As for mirrorless FF, Canon will get there eventually, but they will lag behind Sony for quite a few years. This comment is important:

"Just look at our technologies, like eye focus. All of that data comes from the imaging sensor. In DSLRs, the data comes from separate sensors. The main imaging sensor is blanked out, 90% of the time by the mirror. The sensor is turned off. But the imaging sensor is very important. So if cameras are going to develop, and be more able to capture the moment, manufacturers have to develop mirrorless technologies. "

The future is mirrorless ... and Canon is behind.

https://www.dpreview.com/news/6893376112/sony-executive-predicts-nikon-and-canon-will-go-full-frame-mirrorless-within-a-year
 

Etienne

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PS ...
... Canon is behind in mirrorless today in the same way that Nikon was behind in autofocus 20 years ago.

The Canon I remember was ahead of the curve. They took the risk, and investment, of switching to AF in the lens, orphaning their entire lens lineup, because it was the best technological way forward. Nikon stubbornly stuck with camera body AF and fell way behind Canon.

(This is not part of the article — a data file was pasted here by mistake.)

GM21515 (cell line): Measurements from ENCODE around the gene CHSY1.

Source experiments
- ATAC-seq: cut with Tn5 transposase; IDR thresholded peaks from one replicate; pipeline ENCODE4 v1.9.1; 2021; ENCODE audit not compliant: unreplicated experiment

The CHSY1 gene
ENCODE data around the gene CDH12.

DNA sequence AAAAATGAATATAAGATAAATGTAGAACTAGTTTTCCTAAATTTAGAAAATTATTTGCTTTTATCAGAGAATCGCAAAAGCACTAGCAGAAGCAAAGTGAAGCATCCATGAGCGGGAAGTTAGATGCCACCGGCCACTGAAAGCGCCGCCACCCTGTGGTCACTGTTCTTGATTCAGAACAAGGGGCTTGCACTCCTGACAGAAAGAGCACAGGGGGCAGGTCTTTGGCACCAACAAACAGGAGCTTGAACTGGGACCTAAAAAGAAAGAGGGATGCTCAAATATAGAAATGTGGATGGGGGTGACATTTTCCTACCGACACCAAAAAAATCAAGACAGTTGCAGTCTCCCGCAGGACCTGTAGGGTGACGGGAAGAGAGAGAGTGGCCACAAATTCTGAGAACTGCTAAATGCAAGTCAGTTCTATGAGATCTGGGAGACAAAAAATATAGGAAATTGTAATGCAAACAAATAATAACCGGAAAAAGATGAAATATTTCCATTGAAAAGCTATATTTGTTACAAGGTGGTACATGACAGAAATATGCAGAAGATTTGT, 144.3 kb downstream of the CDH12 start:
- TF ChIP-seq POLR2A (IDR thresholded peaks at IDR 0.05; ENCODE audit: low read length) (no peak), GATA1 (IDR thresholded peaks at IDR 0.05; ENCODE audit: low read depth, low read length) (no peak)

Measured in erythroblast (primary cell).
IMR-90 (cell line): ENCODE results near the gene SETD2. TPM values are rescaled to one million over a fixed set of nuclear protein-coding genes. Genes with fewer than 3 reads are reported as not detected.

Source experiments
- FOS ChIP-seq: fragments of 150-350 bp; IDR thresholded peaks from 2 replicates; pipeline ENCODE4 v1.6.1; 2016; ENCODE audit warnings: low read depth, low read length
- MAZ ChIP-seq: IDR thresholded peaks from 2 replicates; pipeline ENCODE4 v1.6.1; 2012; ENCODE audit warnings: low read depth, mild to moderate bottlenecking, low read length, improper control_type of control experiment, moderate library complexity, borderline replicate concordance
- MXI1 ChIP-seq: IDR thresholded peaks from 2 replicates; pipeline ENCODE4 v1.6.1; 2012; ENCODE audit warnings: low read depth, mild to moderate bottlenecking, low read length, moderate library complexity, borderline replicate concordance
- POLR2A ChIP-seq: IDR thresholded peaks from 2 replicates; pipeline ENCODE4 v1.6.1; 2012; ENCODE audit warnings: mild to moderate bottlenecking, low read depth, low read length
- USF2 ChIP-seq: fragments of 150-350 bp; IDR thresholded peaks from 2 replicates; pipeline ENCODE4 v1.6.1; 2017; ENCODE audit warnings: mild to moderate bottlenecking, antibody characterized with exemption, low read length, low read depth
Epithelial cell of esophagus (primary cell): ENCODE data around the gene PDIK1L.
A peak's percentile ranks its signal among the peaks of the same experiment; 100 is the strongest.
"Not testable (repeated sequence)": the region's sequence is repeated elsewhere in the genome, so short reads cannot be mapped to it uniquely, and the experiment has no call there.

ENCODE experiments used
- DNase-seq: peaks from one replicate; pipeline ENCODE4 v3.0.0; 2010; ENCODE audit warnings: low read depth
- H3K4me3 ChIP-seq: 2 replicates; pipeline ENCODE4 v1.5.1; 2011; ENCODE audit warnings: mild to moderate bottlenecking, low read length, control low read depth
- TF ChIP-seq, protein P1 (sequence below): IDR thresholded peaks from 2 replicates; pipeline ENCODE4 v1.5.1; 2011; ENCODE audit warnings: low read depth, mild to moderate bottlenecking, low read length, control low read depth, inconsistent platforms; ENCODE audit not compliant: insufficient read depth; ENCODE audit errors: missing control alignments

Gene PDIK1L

Today Canon is reluctant to go all in with mirrorless even though it is obvious to most people that mirrorless offers some huge advantages. Now Canon will have to play catch up in that market, rather than lead.
 

neuroanatomist

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Etienne said:
So while Canon's M-series can easily be replaced by a Smartphone, Sony's A7 III cannot.

Sure, whatever you say.

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rrcphoto

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Etienne said:
PS ...
... Canon is behind in mirrorless today in the same way that Nikon was behind in autofocus 20 years ago.

not really.

DPAF is still pretty class leading. People switch BACK to Canon after using Sony, Pansonic,etc simply for DPAF.

No one else has a sensor with over 20 million phase detect points on an ILC.

No one else is CLOSE to having a good level of performance AF'ing with that many points.